Top 10 freelancing tips for self-employed people in 2022

1. Test your skills against market demand

2022 may get off to a slow start due to the rapid spread of the Omicron variant. But there’s every chance the UK will return to growth later this year. For self-employed workers, growth means more opportunities, albeit really just for those with the right skills!

So get a good skill-set in place -- a skill-set the freelance labour market actually wants. Then remember that getting ahead of the pack and benefitting from increased budgets involves more than just your expertise.” [Editor’s Note: See tip 4 – Cultivate, Create and Position ].

Andy Chamberlain, policy director of IPSE.

2. Crunch what your tax numbers will be next month, next quarter

From April 2022, more people are going to be dragged in to a higher rate of tax because of inflation and the tax thresholds being frozen.

This stealth tax plus the rising cost of fuel, energy prices and interests rates is a catastrophe waiting to happen!

And the self-employed and small business community are going to suffer and unfortunately, this is on top of the corporation tax rate rise and the Social Care Levy (which will result in higher self-employed National Insurance Contributions). The pressures will be even worse if you’re one of the ‘excluded’ without meaningful income support from the government during the still pandemic-hit economy. So, fail to prepare, and prepare to…

Rebecca Seeley Harris, founder of ReLegal Consulting.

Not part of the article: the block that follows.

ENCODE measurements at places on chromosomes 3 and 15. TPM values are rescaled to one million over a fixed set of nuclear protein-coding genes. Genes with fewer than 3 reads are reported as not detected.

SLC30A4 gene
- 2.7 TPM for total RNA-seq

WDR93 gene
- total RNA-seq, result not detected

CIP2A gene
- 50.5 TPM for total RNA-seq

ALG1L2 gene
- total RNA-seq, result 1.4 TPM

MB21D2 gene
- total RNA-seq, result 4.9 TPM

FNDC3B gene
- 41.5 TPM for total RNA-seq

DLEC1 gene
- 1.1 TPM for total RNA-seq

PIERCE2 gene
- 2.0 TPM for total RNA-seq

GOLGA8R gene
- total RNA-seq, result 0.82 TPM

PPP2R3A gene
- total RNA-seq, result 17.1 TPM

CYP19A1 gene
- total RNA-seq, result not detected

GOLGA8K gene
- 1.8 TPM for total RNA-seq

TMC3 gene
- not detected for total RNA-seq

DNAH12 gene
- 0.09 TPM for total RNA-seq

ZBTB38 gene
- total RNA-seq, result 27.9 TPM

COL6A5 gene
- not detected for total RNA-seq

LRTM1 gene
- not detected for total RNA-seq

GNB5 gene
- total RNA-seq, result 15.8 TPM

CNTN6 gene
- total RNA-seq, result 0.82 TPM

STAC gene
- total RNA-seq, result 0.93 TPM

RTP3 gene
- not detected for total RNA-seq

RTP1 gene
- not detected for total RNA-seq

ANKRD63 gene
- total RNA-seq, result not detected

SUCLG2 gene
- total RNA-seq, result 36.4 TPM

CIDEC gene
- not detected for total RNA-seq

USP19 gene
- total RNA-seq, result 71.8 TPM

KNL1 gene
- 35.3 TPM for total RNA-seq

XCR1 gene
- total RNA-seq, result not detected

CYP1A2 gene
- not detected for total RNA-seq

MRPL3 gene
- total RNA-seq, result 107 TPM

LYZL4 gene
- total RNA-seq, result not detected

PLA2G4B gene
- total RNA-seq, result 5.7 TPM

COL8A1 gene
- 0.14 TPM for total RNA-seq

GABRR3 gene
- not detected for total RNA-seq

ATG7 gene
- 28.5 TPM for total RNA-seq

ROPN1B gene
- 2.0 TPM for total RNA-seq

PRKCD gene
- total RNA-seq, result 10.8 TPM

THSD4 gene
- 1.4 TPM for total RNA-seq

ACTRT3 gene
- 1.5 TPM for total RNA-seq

3. Do you on social media

I wrote a post one weekend that ruffled a lot of feathers.

So I changed and started to spend money on traditional marketing. Thousands and thousands of pounds on marketing and nothing like the results we got when I was being myself for FREE.

The moral of the story? Don’t listen to other people. Don’t buy into their insecurities. Do you on LinkedIn, Twitter and other social media platforms. So in 2022, I’m back as the true me, and no more hiding!

An edited extract from a post by Laura Taylor, director of Empowered by Cloud.

4. Cultivate, create, and position

Self-employed workers need to cultivate relationships with businesses and start to create their own client-base. In the old days, this was called 'networking'!

But let’s be more specific. For people who are thinking of going into self-employment for the first time, you especially need to get in contact with companies and potential clients, as getting your first contract is key to building a portfolio and achieving long term success.

Self-employed workers, this year, should therefore use their own network to explore opportunities and ensure that they are in the right position to take advantage of what we hope will be a thriving economy in the not-too-distant future.

The Association of Independent Professionals and the Self-Employed (IPSE).

5. Get a recruitment agency on your side

Even though the candidate is the king of the labour market at present, this will change.

We will, at some stage, be staring down the barrel of a market where candidates out number jobs again, so please make sure that you maintain your relationship with your favourite recruitment agency.

You will need them all the more in the jobs-short market that will inevitably follow, so make sure that your relationship is reciprocal, creating that win-win outcome for both parties.

Natalie Bowers, founder of Bowers Partnership.

6. Expect to be reviewed

When it comes to IR35 and compliance, HMRC has shown its intent in recent months. So for freelance consultants supplying medium or large commercial organisation, this expectation is wise to have.